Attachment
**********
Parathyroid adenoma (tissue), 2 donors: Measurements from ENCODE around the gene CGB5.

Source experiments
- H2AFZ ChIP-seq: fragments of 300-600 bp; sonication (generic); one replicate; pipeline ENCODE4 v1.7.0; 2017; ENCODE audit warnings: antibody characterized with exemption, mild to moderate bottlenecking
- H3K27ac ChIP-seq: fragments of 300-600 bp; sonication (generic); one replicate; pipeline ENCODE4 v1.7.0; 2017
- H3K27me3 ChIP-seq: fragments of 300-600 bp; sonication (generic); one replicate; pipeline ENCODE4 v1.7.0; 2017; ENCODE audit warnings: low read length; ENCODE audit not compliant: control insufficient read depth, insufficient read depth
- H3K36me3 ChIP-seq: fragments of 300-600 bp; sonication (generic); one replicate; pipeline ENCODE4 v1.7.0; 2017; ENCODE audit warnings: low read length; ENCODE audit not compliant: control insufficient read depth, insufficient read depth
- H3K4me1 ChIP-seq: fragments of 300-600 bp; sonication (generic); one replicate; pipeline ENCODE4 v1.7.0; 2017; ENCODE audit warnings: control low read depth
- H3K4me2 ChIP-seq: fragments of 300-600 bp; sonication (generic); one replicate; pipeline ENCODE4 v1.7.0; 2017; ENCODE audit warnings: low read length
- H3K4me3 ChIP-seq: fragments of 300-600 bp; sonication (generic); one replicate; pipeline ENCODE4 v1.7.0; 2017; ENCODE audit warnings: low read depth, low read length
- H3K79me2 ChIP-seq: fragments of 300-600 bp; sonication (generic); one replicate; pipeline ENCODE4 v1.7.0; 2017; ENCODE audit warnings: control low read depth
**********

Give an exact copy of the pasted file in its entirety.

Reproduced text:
Parathyroid adenoma (tissue), 2 donors: Measurements from ENCODE around the gene CGB5.

Source experiments
- H2AFZ ChIP-seq: fragments of 300-600 bp; sonication (generic); one replicate; pipeline ENCODE4 v1.7.0; 2017; ENCODE audit warnings: antibody characterized with exemption, mild to moderate bottlenecking
- H3K27ac ChIP-seq: fragments of 300-600 bp; sonication (generic); one replicate; pipeline ENCODE4 v1.7.0; 2017
- H3K27me3 ChIP-seq: fragments of 300-600 bp; sonication (generic); one replicate; pipeline ENCODE4 v1.7.0; 2017; ENCODE audit warnings: low read length; ENCODE audit not compliant: control insufficient read depth, insufficient read depth
- H3K36me3 ChIP-seq: fragments of 300-600 bp; sonication (generic); one replicate; pipeline ENCODE4 v1.7.0; 2017; ENCODE audit warnings: low read length; ENCODE audit not compliant: control insufficient read depth, insufficient read depth
- H3K4me1 ChIP-seq: fragments of 300-600 bp; sonication (generic); one replicate; pipeline ENCODE4 v1.7.0; 2017; ENCODE audit warnings: control low read depth
- H3K4me2 ChIP-seq: fragments of 300-600 bp; sonication (generic); one replicate; pipeline ENCODE4 v1.7.0; 2017; ENCODE audit warnings: low read length
- H3K4me3 ChIP-seq: fragments of 300-600 bp; sonication (generic); one replicate; pipeline ENCODE4 v1.7.0; 2017; ENCODE audit warnings: low read depth, low read length
- H3K79me2 ChIP-seq: fragments of 300-600 bp; sonication (generic); one replicate; pipeline ENCODE4 v1.7.0; 2017; ENCODE audit warnings: control low read depth